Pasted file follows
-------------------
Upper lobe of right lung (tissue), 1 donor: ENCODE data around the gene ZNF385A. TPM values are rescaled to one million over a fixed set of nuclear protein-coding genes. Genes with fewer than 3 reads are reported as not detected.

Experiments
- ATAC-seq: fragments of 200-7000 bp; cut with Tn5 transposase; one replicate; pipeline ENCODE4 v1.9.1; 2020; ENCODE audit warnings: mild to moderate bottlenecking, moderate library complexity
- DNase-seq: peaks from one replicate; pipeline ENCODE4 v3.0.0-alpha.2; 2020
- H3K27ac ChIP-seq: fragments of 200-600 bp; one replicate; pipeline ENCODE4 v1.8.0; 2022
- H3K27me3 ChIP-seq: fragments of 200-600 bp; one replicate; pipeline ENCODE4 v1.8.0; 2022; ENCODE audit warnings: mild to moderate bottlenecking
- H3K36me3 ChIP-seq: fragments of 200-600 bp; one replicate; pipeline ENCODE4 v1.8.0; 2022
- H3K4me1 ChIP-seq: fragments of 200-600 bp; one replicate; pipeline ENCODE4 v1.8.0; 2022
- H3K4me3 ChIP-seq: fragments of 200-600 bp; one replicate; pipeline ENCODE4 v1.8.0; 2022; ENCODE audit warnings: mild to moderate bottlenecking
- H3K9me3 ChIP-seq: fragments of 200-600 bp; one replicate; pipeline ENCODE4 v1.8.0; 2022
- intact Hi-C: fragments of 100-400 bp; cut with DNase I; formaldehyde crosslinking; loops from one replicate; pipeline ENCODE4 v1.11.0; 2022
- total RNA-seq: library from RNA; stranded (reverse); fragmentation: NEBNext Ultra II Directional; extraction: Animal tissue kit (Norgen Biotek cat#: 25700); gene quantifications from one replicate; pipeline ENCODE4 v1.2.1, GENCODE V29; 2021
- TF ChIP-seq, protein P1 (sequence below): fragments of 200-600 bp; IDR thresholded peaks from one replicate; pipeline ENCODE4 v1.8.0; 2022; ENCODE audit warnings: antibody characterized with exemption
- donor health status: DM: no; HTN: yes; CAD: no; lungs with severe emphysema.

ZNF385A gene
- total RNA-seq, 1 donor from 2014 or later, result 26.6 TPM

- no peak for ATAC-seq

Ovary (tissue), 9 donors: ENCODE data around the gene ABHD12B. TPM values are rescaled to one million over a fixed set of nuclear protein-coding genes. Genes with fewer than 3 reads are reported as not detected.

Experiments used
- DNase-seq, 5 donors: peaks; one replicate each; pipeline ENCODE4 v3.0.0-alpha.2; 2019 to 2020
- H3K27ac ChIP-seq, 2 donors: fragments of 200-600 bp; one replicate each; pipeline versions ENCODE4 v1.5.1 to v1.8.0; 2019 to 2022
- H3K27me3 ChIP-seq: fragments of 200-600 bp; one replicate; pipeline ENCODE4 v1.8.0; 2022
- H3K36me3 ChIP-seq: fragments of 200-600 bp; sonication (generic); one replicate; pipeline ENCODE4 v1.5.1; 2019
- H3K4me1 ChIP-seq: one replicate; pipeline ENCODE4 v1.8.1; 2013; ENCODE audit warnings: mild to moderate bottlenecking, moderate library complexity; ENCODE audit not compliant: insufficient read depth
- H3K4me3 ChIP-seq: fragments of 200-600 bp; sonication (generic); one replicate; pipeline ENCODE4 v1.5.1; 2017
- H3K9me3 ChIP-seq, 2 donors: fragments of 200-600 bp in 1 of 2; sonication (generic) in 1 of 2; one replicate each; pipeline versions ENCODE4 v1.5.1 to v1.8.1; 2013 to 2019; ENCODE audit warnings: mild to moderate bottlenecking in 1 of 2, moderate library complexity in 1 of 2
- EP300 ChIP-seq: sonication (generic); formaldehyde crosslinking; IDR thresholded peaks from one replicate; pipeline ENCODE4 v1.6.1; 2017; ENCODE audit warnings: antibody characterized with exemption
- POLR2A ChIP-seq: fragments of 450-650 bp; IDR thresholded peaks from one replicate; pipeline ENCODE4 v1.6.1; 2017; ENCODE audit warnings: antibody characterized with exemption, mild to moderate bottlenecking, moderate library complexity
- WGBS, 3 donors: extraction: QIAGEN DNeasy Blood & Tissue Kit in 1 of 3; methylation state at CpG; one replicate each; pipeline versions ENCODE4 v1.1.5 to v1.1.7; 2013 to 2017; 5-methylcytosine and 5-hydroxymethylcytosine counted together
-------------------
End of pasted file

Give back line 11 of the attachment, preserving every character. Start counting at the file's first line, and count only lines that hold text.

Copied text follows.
- intact Hi-C: fragments of 100-400 bp; cut with DNase I; formaldehyde crosslinking; loops from one replicate; pipeline ENCODE4 v1.11.0; 2022